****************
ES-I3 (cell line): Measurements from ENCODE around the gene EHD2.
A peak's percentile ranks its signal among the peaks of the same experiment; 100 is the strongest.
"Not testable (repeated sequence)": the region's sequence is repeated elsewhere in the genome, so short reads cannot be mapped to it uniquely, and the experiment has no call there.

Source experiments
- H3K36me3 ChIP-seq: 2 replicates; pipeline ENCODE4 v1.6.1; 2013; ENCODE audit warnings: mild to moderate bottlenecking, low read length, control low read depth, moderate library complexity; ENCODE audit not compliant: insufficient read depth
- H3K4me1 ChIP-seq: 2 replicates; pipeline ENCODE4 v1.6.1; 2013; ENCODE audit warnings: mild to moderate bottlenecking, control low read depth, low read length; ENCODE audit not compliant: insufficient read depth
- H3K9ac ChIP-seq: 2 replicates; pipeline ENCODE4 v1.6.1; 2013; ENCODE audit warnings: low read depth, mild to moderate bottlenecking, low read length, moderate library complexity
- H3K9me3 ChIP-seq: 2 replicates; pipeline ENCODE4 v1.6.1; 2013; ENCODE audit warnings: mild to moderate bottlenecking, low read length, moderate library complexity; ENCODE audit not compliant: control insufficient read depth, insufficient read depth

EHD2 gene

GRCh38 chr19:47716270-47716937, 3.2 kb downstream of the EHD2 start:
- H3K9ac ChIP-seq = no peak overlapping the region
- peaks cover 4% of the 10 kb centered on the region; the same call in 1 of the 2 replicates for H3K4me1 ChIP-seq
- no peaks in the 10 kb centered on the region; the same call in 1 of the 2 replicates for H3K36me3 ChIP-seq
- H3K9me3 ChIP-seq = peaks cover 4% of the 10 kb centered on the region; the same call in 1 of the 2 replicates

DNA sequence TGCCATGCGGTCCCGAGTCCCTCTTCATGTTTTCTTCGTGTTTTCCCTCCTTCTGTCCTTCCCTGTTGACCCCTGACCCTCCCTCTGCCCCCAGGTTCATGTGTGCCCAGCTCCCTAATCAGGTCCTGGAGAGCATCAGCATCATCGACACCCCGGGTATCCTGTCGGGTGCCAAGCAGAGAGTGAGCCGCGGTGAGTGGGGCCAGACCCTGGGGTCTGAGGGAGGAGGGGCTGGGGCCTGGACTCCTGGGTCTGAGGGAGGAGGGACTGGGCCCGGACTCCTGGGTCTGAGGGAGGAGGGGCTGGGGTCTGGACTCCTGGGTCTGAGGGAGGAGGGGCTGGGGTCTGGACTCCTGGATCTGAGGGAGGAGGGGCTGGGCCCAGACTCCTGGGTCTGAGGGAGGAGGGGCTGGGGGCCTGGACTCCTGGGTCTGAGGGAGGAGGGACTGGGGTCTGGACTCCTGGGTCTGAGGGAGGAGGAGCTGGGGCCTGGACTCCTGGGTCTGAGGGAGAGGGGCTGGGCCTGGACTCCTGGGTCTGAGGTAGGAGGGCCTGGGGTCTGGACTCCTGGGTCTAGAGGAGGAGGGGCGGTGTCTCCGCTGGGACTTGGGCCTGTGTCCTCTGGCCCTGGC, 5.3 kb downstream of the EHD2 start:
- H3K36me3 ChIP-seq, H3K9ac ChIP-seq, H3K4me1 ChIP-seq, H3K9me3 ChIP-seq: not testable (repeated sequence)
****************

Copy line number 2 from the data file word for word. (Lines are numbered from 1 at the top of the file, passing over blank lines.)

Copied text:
A peak's percentile ranks its signal among the peaks of the same experiment; 100 is the strongest.